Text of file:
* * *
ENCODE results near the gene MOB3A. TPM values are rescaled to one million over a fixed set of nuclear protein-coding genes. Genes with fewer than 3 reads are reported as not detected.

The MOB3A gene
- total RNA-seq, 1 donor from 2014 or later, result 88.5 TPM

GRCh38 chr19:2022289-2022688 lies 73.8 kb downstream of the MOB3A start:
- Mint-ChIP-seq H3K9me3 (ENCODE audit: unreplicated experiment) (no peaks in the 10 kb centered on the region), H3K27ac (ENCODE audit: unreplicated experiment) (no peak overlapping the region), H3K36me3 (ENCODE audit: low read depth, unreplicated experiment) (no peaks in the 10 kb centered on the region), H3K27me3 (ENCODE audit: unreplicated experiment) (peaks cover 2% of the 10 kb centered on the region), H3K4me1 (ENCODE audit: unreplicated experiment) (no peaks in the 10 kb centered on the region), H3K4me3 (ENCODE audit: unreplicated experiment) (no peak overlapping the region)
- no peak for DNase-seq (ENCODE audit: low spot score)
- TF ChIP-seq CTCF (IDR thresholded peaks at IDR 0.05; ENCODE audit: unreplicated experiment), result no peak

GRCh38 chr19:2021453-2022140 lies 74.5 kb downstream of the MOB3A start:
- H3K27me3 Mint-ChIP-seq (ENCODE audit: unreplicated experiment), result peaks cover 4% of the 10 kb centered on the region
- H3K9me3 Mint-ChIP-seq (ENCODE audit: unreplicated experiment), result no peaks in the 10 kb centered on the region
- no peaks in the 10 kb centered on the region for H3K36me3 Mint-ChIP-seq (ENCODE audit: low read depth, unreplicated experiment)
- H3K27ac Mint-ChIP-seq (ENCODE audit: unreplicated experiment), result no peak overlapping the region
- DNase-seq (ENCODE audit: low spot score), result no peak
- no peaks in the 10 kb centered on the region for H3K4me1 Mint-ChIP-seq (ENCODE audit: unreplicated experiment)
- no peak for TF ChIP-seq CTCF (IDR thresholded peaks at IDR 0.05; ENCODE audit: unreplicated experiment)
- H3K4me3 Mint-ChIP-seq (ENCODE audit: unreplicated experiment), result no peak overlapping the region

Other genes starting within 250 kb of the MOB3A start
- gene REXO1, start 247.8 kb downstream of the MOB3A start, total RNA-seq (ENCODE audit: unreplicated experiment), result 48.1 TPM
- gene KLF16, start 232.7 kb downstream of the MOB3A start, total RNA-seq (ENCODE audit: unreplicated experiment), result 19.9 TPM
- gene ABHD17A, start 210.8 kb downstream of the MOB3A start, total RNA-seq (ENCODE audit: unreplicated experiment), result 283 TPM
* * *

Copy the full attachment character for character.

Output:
ENCODE results near the gene MOB3A. TPM values are rescaled to one million over a fixed set of nuclear protein-coding genes. Genes with fewer than 3 reads are reported as not detected.

The MOB3A gene
- total RNA-seq, 1 donor from 2014 or later, result 88.5 TPM

GRCh38 chr19:2022289-2022688 lies 73.8 kb downstream of the MOB3A start:
- Mint-ChIP-seq H3K9me3 (ENCODE audit: unreplicated experiment) (no peaks in the 10 kb centered on the region), H3K27ac (ENCODE audit: unreplicated experiment) (no peak overlapping the region), H3K36me3 (ENCODE audit: low read depth, unreplicated experiment) (no peaks in the 10 kb centered on the region), H3K27me3 (ENCODE audit: unreplicated experiment) (peaks cover 2% of the 10 kb centered on the region), H3K4me1 (ENCODE audit: unreplicated experiment) (no peaks in the 10 kb centered on the region), H3K4me3 (ENCODE audit: unreplicated experiment) (no peak overlapping the region)
- no peak for DNase-seq (ENCODE audit: low spot score)
- TF ChIP-seq CTCF (IDR thresholded peaks at IDR 0.05; ENCODE audit: unreplicated experiment), result no peak

GRCh38 chr19:2021453-2022140 lies 74.5 kb downstream of the MOB3A start:
- H3K27me3 Mint-ChIP-seq (ENCODE audit: unreplicated experiment), result peaks cover 4% of the 10 kb centered on the region
- H3K9me3 Mint-ChIP-seq (ENCODE audit: unreplicated experiment), result no peaks in the 10 kb centered on the region
- no peaks in the 10 kb centered on the region for H3K36me3 Mint-ChIP-seq (ENCODE audit: low read depth, unreplicated experiment)
- H3K27ac Mint-ChIP-seq (ENCODE audit: unreplicated experiment), result no peak overlapping the region
- DNase-seq (ENCODE audit: low spot score), result no peak
- no peaks in the 10 kb centered on the region for H3K4me1 Mint-ChIP-seq (ENCODE audit: unreplicated experiment)
- no peak for TF ChIP-seq CTCF (IDR thresholded peaks at IDR 0.05; ENCODE audit: unreplicated experiment)
- H3K4me3 Mint-ChIP-seq (ENCODE audit: unreplicated experiment), result no peak overlapping the region

Other genes starting within 250 kb of the MOB3A start
- gene REXO1, start 247.8 kb downstream of the MOB3A start, total RNA-seq (ENCODE audit: unreplicated experiment), result 48.1 TPM
- gene KLF16, start 232.7 kb downstream of the MOB3A start, total RNA-seq (ENCODE audit: unreplicated experiment), result 19.9 TPM
- gene ABHD17A, start 210.8 kb downstream of the MOB3A start, total RNA-seq (ENCODE audit: unreplicated experiment), result 283 TPM